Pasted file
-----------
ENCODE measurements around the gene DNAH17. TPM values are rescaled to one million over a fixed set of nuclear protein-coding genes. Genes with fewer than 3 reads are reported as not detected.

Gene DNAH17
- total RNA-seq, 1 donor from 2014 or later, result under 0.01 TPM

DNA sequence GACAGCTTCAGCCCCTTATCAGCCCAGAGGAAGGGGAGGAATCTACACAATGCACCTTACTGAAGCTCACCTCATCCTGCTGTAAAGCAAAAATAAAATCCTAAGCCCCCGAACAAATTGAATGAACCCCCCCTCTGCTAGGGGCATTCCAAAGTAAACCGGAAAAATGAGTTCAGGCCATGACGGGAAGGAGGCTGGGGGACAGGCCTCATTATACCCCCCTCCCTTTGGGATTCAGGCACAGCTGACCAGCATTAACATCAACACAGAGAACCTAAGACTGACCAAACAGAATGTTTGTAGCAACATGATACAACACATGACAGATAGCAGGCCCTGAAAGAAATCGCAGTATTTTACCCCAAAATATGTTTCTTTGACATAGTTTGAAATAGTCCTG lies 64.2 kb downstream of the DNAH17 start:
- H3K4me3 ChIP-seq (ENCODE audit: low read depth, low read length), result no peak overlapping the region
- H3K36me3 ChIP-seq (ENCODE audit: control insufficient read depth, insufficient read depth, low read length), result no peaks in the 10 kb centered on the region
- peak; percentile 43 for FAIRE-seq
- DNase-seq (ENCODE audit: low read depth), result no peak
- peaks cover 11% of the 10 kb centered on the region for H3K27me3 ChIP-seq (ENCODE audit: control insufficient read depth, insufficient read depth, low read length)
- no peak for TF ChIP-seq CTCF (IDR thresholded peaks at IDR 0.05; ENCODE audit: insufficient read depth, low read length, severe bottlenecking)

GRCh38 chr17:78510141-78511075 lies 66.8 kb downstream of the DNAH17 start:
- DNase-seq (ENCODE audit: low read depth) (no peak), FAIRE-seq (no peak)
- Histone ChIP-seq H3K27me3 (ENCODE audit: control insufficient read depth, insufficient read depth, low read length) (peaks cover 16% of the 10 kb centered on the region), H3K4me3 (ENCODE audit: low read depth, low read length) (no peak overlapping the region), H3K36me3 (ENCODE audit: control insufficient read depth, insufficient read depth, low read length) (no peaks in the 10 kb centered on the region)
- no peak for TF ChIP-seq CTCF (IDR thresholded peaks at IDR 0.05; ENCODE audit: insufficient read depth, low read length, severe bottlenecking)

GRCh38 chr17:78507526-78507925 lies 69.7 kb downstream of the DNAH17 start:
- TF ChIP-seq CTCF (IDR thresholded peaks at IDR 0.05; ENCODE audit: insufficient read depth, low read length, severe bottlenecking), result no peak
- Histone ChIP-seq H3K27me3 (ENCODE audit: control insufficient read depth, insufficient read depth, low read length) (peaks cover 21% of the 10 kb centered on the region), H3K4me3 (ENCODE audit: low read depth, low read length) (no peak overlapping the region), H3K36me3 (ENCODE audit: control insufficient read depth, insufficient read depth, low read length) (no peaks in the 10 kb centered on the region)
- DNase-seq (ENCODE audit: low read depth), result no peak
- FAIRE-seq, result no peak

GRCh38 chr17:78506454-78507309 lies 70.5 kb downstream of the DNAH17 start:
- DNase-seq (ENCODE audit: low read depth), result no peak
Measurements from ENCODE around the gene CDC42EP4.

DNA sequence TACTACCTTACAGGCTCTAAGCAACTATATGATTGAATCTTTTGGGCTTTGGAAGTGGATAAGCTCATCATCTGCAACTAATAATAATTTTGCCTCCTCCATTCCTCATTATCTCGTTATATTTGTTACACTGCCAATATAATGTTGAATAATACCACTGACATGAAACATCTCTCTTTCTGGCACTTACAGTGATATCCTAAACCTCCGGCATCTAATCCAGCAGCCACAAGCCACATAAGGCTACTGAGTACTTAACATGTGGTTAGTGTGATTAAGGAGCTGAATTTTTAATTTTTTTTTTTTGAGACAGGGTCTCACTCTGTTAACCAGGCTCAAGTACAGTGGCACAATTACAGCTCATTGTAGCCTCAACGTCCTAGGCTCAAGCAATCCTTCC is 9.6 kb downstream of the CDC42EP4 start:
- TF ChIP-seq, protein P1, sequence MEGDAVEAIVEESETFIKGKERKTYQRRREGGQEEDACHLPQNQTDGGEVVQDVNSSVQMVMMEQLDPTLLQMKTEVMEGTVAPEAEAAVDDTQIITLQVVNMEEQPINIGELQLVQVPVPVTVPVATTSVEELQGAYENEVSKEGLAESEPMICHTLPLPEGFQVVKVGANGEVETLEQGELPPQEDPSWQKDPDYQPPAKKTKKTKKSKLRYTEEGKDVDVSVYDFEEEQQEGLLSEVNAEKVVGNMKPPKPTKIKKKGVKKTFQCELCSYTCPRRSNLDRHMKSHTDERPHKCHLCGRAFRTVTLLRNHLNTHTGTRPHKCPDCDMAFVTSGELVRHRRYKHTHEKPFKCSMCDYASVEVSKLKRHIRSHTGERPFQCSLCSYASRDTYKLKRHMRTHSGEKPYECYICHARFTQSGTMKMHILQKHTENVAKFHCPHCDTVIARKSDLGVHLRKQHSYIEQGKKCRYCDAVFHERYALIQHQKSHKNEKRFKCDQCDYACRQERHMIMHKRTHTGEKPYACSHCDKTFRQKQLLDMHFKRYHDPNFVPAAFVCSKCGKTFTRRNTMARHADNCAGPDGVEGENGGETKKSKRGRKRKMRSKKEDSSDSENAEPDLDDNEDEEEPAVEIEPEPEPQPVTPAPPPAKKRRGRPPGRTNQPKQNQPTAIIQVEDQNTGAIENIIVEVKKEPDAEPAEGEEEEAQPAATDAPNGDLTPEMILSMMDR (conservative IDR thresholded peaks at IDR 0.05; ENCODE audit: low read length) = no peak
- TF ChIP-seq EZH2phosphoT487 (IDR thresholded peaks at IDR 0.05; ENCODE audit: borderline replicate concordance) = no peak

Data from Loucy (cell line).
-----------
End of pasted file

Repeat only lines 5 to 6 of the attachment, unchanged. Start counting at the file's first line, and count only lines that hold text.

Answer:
- H3K4me3 ChIP-seq (ENCODE audit: low read depth, low read length), result no peak overlapping the region
- H3K36me3 ChIP-seq (ENCODE audit: control insufficient read depth, insufficient read depth, low read length), result no peaks in the 10 kb centered on the region